Hardik Mehta’s feature debut puts the sidekick in the driver’s seat. Kaamyaab stars Sanjay Mishra as Sudheer, who has graduated from no-name cast member to the actor in the background as the hero goes about his business to the talent that stands on the left or right side of the leading man. As Mehta’s screenplay notes, Sudheer is to cinema what potatoes are to a food preparation. You might not notice him, but the experience is incomplete without his presence.
This man on the margins has notched up 499 credits over the decades. Could he, by adding one more role to his resume, cross a personal milestone? That is just what he attempts to do, with a big push by casting director Gulati (Deepak Dobriyal).
Sudheer’s daughter Bhavna (Sarika Singh) disapproves, especially since his last role was in an unsavoury production. Sudheer doesn’t lack money and is well-known enough to be recognised when he steps out in an obvious hairpiece and violently floral shirts. And yet, propelled by the compulsion to be true to his vocation, Sudheer takes another bash at taming that unpredictable beast called success.
Before getting imprisoned by the formulaic fetters of the film industry it seeks to critique, Kaamyaab keeps the spotlight firmly on the other guys. Several character actors appear as themselves – among them, Manmauji, Lilliput, Avtar Gill, Viju Khote and Ramesh Goel – and it’s a pity that the movie doesn’t do more with them. A running gag about the rivalry between Sudheer and Gill is similarly underutilised, but is bittersweet enough to earn laughs.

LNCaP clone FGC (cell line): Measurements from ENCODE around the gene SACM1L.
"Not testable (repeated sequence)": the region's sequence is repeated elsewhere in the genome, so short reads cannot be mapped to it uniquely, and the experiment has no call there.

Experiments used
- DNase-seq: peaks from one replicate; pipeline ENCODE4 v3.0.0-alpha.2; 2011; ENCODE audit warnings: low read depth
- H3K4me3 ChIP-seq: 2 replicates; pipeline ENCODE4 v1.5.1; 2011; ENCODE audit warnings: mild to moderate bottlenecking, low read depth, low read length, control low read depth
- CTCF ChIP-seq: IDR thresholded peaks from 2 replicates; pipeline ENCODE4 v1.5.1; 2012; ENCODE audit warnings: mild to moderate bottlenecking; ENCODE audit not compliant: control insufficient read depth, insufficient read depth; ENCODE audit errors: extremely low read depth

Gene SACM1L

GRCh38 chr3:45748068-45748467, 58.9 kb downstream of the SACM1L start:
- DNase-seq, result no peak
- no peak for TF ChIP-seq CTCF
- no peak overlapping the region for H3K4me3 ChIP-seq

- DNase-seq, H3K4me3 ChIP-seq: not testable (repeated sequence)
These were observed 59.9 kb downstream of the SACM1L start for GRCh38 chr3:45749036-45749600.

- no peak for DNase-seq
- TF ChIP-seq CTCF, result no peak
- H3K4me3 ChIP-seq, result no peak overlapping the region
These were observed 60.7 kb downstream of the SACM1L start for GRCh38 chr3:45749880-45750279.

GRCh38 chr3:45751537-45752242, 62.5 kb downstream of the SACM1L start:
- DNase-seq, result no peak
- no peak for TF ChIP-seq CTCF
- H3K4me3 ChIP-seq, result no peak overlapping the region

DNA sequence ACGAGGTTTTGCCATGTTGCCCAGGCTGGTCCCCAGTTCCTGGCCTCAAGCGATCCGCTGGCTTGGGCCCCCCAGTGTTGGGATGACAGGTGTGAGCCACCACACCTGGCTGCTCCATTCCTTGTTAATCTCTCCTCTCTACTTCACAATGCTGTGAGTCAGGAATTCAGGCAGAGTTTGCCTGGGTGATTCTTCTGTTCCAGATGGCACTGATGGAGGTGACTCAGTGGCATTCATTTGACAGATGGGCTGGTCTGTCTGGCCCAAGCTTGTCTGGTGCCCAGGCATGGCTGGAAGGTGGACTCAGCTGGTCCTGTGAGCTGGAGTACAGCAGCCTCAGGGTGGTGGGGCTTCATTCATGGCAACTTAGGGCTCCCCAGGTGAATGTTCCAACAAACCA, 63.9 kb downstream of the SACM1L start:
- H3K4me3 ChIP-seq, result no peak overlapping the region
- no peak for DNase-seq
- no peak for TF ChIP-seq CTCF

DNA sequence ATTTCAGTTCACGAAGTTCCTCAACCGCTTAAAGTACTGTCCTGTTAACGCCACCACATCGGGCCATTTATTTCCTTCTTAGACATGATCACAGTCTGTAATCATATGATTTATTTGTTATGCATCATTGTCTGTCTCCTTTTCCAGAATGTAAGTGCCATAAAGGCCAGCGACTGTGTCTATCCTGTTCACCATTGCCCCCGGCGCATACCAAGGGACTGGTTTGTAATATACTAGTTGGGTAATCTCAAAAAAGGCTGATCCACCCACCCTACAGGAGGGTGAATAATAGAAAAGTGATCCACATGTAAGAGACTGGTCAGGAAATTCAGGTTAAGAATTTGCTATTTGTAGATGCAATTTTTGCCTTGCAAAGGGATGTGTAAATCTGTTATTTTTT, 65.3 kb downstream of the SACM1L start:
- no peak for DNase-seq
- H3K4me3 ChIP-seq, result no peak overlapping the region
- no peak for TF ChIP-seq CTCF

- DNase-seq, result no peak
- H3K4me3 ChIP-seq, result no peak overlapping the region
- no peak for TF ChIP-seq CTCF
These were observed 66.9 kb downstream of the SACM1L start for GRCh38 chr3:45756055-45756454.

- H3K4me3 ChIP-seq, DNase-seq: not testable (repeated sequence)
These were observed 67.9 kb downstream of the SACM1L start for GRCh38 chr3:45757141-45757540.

Avtar Gill was memorable as a bewigged and beleaguered producer in Ram Gopal Varma’s Rangeela, one of many movies about the movies down the years. Rangeela was a fairy tale about a background dancer who becomes a star, unlike other productions that have taken a less sanguine view of the make-believe business. Films as varied as Guddi, Bhumika, Chala Murari Hero Banne, Main Madhuri Dixit Banna Chahti Hoon, Billu, Sulemani Keeda and Fan have attempted to expose the unvarnished truth underneath the greasepaint. Vidhu Vinod Chopra’s Khamosh inventively converted the movie set into a crime scene. Zoya Akhtar’s sharp Luck By Chance explored the personal cost of fame.
The overall tackiness on display in Kaamyaab is presumably deliberate to show just how unglamorous movie-making actually is. Sudheer too appears to be going through the motions – or is this a function of Sanjay Mishra’s lacklustre performance?
Sudheer is modelled on Sudhir, a dependable lascivious type in films from the 1970s and ’80s. Sudhir was as much of a character as he was a character actor. Sudheer, though, barely comes through as a seasoned hack who has been plugging away not because he has to, but because he wants to. The switch between the world-weary Sudheer and the one who snaps to attention before the camera is invisible, and Mishra lacks the personal charm needed to have made Sudheer a credible alt-hero.
The other actors are more enthused by the material, even though their roles have been pared down to the equivalent of the sidekicks played by Sudheer. Deepak Dobriyal is in top form as the casting director who is the king of his tiny realm. Isha Talwar radiates warmth as Sudheer’s neighbour, who makes her living from web series and is the digital equivalent of the hopelessly analogue Sudheer. Avtar Gill is immense fun as a fictionalised, competitive version of himself.
The good-natured and low-key humour suits the movie’s modest ambitions, and the lack of fussiness holds up well until Kaamyaab lets itself be distracted by a sappy exploration of Sudheer’s relationship with his daughter. Mehta consciously attempts to sidestep the cliches associated with meta-movies, but eventually succumbs to the lure of the actor staring at his reflection in the mirror and the nightmare about a shoot gone awry. In these moments, Sudheer is as trapped by his profession as the movie is by the requirements of formula filmmaking. Bollywood’s soul-crushing ways finally come through as Sudheer acts out his 500th role. In its closing moments, the 117-minute Kaamyaab successfully reveals just how hollow Sudheer’s quest has been all along.